I would have felt safer in the truck high above flooded streets, but I tossed my tote and a bag of snacks in my sedan. In case Mississippi hotels were full, I added a sleeping bag, a pillow, and bottled water for shelter survival. Weather news said Andrew had slowed to a Category 4 when it hit the Bahamas. “No sense paying an extra hotel night,” Bill said. “Wait till tomorrow and see what happens.” The next morning, voluntary evacuation was replaced by a shelter-in-place order.

I peeked through silver duct tape crisscrossed on the kitchen door window panes. A neighboring pine bent double in obeisance to Andrew, the 80-foot tall branches touching our gravel driveway before returning upright, only to repeat the same bow. My view of the front yard through the kitchen window showed the ancient oak standing its ground. Between peeks outside, I hovered near the television watching the devastation Andrew had left in his path—until the lights flickered and we were left in the dark.

Without electricity we had no water from the subdivision well. We were campers, so we had prepared. We brought in buckets of rainwater from the wooden barrel for the bathrooms. We turned on the portable radio. We set up the Coleman camp stove. That evening we ate by light of the Coleman lantern. Sleeping in the heat of a boarded-up home was impossible. We soon used the last of the dozen radio batteries and the propane canisters. Then the phone died. We were cut off from everybody—our wise neighbors had evacuated.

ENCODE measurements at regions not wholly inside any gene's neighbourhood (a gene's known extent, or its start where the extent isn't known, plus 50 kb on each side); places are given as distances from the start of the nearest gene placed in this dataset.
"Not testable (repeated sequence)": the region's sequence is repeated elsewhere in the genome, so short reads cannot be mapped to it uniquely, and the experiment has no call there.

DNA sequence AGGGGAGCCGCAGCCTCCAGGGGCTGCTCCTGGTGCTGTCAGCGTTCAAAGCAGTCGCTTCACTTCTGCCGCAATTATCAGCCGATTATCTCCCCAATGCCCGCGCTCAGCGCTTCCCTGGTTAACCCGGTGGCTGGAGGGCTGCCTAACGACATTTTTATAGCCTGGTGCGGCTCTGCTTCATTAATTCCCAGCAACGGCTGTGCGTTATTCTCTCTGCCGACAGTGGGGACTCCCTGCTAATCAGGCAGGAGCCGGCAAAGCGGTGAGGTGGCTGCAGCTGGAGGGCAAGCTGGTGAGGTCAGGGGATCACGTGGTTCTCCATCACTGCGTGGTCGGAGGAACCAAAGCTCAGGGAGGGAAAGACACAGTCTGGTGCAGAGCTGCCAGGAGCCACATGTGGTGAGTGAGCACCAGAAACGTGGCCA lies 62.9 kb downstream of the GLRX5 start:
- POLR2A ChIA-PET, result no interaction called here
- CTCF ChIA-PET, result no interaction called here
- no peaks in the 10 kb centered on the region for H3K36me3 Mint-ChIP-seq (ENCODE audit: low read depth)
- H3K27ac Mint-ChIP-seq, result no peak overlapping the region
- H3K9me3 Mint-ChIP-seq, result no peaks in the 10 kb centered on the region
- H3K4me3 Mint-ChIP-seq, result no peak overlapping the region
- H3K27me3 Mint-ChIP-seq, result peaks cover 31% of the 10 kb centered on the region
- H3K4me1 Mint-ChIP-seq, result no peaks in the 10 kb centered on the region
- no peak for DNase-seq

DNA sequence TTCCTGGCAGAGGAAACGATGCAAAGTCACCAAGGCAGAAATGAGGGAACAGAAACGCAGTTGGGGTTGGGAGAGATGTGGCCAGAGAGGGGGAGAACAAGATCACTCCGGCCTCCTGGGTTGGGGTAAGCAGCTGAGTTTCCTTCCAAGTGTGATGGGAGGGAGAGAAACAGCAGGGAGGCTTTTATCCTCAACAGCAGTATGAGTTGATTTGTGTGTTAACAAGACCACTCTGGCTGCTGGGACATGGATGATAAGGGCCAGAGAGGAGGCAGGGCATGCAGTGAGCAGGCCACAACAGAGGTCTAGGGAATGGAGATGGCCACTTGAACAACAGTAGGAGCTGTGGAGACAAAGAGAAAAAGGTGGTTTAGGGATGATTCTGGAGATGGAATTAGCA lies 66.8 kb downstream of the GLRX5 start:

The morning after Andrew moved on, we stood on the front porch, sheltered from the heavy rain, accessing the damage. A downed power line entangled in a massive limb severed from the strong oak sprawled across our driveway near the street. Bordered by a deep drainage ditch, we were still captives.

After a frustrating week, the rain stopped, and a utility crew arrived on our street. Their small gas-powered saw was no match for the oak limb. The saw stalled, then the chain broke. They borrowed our chain saw. My husband offered to do the first cuts. “That oak is tough,” he said. They refused citing insurance liability. He stepped back while they powered up his replacement. They made a few cuts before they broke his saw.

There were no looters in our country neighborhood. The chain saw was the only loss.

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IRS Discrimination-It’s the Law